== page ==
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Tuesday, April 21, 2015

Federal HST 9mm and 380 Auto Comparison Tests


Federal launched their 380 Auto HST load at the 2015 SHOT Show.  This was big news for those of us that have tested, or watched other people test, ammunition loaded with HST projectiles.  Without researching it, I can't tell you exactly how many test shots of HST I've personally sent into gel blocks over the years.  I can say for certain that my gel blocks have caught more HST bullets than any other projectile brand.  I was always curious why Federal skipped 380 Auto in the HST line when they offer HST in 9mm, .357 Sig, 40 S&W, and 45 Auto/GAP.

Every caliber of HST has a slightly different bullet profile
Federal Hydra-Shok, the predecessor of HST bullets, have always tested well for me in 380 Auto so I was curious if Federal skipped the 380 HST because they couldn't make a bullet that performed better than the Hydra-Shok.  Another thought was with the nearly constant ammunition and component shortages over the last several years, Federal didn't want to expand a the line until ammunition supply caught up with demand.  Regardless of the rationale, I was very interested in testing the HST as soon as I could.

If you follow the blog or YouTube channel, then you may remember that the 9mm +P HST 124 grain load is a personal favorite of mine.  I've tested it frequently in many different barrel lengths.  I have not tested the standard pressure 9mm HST 124 grain very often.  Viewers and Readers seem to like the 9mm vs. 380 Auto comparison test format so this is another one of those tests.           


In the video, I added a short discussion about how the recovered rounds are measured.  This measurement practice of averaging the largest and smallest expanded diameters is equal parts art and science.  Recovered bullets are rarely uniform in circumference so extra care is needed to accurately measure the key dimensions.

With bullets that produce very large expanded petals, such has HST, the average expansion diameter may look too small or misleading.  It isn't my intention to mislead anyone.  I understand this method of measuring recovered bullets is the standard practice used by professional ballistics researchers so I have adopted their best practice.  If you are reading this, then you have the benefit of seeing the data sheets below with the minimum, maximum, and average expanded diameter.

Well, enough of that.  Let's get on with the test.









Test Pistols:

Test Protocol:
Step 1)  Measure and record temperature and relative humidity.
Step 2)  Run a 5 shot velocity average over a ProChrono Digital Chronograph at a distance of 10 feet.
Step 3)  Run various terminal test shots, with and without simulated clothing barriers, into a block of Clear Ballistics Gel that has a similar density to 10% ordnance gelatin.  Shot distance is 10 feet.
Step 4)  Run a 600 fps calibration test bb shot into the Clear Ballistics gel block and record penetration depth.

Test Results:

9mm Data Sheet

380 Auto Data Sheet

Video Documentation of the Test:


Direct link to video on YouTube

Pick or Pan:

The Federal HST 9mm 124 grain continues to impress with very good performance from long and short barrel handguns.  The only fault in this test was the limited expansion and penetration exceeding 18 inches with the heavy denim test shot.  The additional velocity of the +P version of this load may allow the bullet to expand to a greater diameter and penetrate less.  It might be a better choice if you may encounter heavy clothing barriers and fear excessive penetration.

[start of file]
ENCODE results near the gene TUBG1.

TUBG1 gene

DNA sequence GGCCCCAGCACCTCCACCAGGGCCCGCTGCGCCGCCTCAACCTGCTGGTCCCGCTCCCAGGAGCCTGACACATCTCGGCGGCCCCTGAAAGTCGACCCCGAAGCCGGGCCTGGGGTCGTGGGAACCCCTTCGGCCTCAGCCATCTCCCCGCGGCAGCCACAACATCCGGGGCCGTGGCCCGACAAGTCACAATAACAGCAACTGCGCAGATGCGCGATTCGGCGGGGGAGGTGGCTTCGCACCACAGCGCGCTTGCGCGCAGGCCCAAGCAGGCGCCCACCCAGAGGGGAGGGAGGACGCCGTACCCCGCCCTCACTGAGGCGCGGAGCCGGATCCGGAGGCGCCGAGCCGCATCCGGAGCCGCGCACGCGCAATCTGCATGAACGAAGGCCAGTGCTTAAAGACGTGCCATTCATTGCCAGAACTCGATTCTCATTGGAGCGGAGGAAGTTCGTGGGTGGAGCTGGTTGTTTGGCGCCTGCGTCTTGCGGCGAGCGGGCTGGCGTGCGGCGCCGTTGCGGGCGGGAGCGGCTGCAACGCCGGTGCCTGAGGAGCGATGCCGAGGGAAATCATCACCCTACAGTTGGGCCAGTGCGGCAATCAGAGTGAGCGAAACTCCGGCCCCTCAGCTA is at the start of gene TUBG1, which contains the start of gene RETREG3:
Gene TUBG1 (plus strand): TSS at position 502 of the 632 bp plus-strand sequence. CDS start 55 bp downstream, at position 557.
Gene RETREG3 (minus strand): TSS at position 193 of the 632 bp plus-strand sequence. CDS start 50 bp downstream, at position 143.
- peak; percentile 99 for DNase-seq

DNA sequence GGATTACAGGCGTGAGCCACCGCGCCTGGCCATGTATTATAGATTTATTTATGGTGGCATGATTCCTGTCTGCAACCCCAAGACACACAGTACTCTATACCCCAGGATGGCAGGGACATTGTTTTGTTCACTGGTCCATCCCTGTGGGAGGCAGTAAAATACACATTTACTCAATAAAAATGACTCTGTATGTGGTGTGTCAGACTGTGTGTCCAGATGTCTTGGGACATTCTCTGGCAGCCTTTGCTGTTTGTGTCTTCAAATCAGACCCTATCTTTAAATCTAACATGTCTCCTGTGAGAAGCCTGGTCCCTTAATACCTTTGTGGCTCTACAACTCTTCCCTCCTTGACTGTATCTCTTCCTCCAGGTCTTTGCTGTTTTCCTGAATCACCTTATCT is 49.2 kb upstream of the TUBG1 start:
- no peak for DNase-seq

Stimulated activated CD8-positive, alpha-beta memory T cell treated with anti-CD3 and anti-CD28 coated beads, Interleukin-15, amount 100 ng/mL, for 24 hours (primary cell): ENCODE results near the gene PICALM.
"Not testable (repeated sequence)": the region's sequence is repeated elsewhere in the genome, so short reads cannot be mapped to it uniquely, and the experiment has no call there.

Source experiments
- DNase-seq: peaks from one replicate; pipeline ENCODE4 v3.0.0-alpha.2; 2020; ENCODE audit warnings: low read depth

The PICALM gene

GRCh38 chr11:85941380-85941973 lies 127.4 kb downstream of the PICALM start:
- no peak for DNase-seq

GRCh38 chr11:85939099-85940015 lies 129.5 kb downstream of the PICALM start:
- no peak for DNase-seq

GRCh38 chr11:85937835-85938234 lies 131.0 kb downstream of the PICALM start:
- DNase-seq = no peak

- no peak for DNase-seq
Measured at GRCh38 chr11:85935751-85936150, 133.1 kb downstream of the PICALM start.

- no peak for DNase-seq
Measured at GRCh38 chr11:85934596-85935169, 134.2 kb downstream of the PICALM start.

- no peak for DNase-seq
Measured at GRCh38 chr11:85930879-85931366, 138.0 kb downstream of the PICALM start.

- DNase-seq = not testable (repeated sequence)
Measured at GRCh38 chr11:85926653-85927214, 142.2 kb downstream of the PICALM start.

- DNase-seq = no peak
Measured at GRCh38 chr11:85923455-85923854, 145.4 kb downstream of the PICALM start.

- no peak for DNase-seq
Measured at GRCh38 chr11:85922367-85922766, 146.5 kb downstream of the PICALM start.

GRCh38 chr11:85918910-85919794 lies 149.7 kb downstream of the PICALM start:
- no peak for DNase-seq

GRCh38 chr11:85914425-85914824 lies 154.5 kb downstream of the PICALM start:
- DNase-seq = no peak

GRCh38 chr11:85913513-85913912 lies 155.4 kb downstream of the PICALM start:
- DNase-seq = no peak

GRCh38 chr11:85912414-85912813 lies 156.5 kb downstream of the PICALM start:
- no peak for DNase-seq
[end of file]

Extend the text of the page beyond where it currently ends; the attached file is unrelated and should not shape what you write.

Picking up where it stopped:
The HST 380 Auto is a bit of a mystery for me.  The packaging end flap has an image of a small handgun with the word MICRO directly under it.  I interpret that as Federal telling the consumer that this load was specifically developed for short barrel handguns.  Our test pistol is a little longer than most micro 380 Autos on the market so we should have met, or exceeded, the published velocity specification of 1030 fps for this load.  Instead we came in a full 100 feet per second slower than specification.

Even at the lower than specified velocity, the expanded 380 bullets were larger than their 9mm counterparts in two of the four test scenarios.  That's the good news.  The bad news is the 380 bullets expanded too much and limited the penetration depth of the bare gel and light clothing test shots.  The denim test shot was unfortunately the slowest of the 4 test shots and it completely failed to expand.

Both the 9mm and 380 Auto performed well in the heavy denim and simulated bone test.

For me, the HST 9mm 124 grain is a pick.  It performed well in all test scenarios from our 3" barrel test pistol.  Sadly, I will have to pass on the HST 380 Auto 99 grain due to insufficient penetration and failure to expand in all test scenarios.  Ammunition makers constantly refine their ammunition to improve performance.  I'll try the 380 Auto again in 12 to 18 months and see if performance improves.          



Disclaimer....This test should not be considered an endorsement or recommendation for the product(s) tested.  All tests represent actual performance in ballistics testing media.  Terminal performance in all other media will show different results.  It is up to each individual to make their own personal decision on which specific ammunition to use for their needs.  It's also critically important to test any ammo in YOUR SPECIFIC FIREARM before relying on it for any purpose.

Ammunition labeled as +P or +P+ should only be used in firearms that have been certified by the manufacturer as safe for the additional pressures generated by these ammunition types.